Oct 17, 2020

Joseph Patrick O’Brien Gives Industry Insights – Straight From the Horse’s Mouth

The youngest trainer and jockey to win a Breeders’ Cup World Championship race, Joseph Patrick O’Brien, spoke to a wide range of university students via Zoom on Friday evening.

Claire BrennanContributing Writer

As the country teeters on the edge of another national lockdown, this week was quite a challenging one. I, however, ended it on a high, spending my Friday night attending a talk with the decorated horse trainer and former jockey Joseph Patrick O’Brien.

In collaboration with TCD Horse Racing Society, University College Dublin, University College Cork, University of Limerick, Durham University, St Andrew’s University and Ulster University, this was set to be one of the largest Zoom events of the week, and it didn’t disappoint.

O’Brien has achieved above and beyond what might be expected of a jockey of his age. President of TCD Horse Racing Society, Robert Riley Dargan began the Zoom by listing off all of O’Brien’s accreditations, the most notable being the twin titles of youngest trainer and youngest jockey to win a Breeders’ Cup World Championship race. However, O’Brien revealed that his fondest racing memory is of the Epsom Derby: “To win that really was a dream.”


Dargan kickstarted the conversation by asking O’Brien how his passion for horse racing came about. “I was born into it really, I never knew much else. From being a kid, all I remember is being in a racing yard and growing up around horses”, he said. Dargan challenged O’Brien on whether or not he had ever considered a career in something other than horse racing. “I played a lot of sports as a kid but growing up it was always the horses that took centre stage”, O’Brien explained. “Being a jockey was always a dream of mine.”

O’Brien cited his parents as having the biggest influence on his career – both worked as professional trainers. “They’re the people I’ve learnt the most from”, he said. Speaking about the Irish Horse Racing scene, O’Brien’s experience is that it’s very open and always interested in recruiting new people. O’Brien encouraged those who have an interest in training to just go for it, which was music to the ears of some of the young horse racing hopefuls in attendance. “They kind of have an open door policy”, he added.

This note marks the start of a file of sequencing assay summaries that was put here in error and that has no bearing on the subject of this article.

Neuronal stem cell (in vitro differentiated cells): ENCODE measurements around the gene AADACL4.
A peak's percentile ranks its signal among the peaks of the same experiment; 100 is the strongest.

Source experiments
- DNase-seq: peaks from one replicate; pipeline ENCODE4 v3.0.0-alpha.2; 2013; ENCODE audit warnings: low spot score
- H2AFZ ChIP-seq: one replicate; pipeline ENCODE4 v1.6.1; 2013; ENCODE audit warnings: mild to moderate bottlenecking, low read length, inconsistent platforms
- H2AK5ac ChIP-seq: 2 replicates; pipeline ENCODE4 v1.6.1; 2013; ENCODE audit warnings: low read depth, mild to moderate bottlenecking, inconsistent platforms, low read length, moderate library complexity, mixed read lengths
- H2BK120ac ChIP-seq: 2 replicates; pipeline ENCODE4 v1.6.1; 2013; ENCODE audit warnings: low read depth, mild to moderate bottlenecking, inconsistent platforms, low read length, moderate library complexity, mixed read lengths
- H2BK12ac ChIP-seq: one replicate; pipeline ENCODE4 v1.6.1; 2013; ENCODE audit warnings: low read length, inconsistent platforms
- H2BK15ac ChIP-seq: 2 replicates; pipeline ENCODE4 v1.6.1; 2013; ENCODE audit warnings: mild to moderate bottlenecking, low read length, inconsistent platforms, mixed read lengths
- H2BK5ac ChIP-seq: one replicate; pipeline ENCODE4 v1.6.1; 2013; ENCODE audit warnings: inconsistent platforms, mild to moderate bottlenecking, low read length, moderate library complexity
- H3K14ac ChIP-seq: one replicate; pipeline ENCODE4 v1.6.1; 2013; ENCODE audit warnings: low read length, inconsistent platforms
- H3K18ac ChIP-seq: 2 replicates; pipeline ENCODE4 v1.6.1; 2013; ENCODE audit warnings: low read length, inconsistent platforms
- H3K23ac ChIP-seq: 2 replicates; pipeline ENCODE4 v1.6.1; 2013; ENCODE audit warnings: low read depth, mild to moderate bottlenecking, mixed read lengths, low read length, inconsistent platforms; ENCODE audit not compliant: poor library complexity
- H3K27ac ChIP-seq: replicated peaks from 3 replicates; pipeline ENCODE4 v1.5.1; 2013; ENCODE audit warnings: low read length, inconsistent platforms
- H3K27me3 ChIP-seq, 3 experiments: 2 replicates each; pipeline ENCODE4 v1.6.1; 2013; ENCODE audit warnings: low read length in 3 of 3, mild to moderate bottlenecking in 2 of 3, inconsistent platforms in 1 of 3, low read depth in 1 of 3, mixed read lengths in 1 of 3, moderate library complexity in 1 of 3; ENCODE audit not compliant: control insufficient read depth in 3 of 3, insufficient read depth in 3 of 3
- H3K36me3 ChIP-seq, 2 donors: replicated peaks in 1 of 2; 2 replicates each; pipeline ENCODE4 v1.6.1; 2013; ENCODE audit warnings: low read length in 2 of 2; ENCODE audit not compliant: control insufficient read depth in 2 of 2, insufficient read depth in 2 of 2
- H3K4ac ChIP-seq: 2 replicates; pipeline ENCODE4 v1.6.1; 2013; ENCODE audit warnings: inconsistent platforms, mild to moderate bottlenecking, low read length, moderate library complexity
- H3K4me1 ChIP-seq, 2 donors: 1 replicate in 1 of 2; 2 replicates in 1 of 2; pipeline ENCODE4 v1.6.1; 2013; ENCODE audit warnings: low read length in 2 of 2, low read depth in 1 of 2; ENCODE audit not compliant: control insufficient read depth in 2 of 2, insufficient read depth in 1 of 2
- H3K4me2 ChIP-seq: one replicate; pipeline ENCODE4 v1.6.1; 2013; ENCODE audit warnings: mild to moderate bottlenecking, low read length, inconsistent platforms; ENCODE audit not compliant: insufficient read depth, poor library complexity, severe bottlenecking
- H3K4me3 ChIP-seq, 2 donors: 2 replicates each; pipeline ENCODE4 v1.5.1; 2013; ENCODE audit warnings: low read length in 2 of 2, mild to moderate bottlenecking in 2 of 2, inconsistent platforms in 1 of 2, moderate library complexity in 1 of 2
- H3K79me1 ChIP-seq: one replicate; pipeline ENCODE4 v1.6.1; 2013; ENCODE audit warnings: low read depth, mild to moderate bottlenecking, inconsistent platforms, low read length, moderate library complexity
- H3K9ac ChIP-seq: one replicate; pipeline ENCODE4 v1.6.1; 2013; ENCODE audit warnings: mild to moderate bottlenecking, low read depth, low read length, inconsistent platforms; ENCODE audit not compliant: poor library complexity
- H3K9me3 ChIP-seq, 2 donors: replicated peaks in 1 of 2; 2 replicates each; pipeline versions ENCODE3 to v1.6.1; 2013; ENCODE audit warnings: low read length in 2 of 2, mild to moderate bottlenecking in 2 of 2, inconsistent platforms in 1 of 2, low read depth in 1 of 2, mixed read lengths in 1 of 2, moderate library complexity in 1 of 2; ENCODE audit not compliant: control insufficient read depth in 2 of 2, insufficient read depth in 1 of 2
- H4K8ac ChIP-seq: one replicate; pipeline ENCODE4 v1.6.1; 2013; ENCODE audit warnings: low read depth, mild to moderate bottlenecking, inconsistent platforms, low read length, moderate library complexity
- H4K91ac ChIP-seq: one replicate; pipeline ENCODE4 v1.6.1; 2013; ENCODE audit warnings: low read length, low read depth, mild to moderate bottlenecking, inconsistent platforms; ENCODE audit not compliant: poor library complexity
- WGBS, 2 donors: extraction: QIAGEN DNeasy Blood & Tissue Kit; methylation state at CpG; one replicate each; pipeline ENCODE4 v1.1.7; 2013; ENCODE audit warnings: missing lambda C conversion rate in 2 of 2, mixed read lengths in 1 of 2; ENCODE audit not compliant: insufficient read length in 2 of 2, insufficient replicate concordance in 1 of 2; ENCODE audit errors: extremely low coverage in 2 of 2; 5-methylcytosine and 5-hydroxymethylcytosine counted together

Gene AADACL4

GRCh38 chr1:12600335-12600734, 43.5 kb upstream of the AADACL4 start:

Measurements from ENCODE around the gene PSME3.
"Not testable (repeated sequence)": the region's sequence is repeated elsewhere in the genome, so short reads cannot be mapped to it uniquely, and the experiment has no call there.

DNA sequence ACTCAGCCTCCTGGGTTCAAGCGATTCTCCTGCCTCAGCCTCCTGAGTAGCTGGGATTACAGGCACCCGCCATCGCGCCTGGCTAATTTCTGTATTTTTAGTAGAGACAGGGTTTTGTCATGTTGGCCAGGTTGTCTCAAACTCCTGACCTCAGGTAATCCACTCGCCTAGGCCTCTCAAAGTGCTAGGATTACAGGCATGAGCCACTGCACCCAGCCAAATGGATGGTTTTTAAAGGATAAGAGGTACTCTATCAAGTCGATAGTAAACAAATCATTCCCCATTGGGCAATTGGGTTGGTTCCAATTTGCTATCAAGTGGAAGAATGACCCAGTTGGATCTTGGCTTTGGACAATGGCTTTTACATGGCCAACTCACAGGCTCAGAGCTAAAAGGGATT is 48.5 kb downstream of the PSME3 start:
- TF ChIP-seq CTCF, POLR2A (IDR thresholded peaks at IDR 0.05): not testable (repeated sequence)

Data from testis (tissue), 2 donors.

On handling pressure, O’Brien said that “it’s something everyone has to deal with”. “The most important thing for me is to have your preparation as perfect as possible. When you have prepared to the best of your ability for the task ahead of you, whatever the outcome is, is out of your control.” O’Brien added that knowing you’ve “done your best” is all that you can wish for.

Halfway through the event, attendees were given the opportunity to ask O’Brien direct questions. O’Brien really came into his own here and the student horse racing enthusiasts marvelled at his answers to questions about everything from horse breeding and up-and-coming jockeys to horse sales.

As a final question, Dargan asked O’Brien what it was like to be constantly competing on such a high level against his father and brother, Aidan and Donnacha O’Brien. “We’ve been doing it for years. We all do our best. What happens on the track stays on the track”, he said. O’Brien also stressed that they can all be happy for each other when one of them wins, adding: “We are appreciative of the good days and move on from the bad days.”

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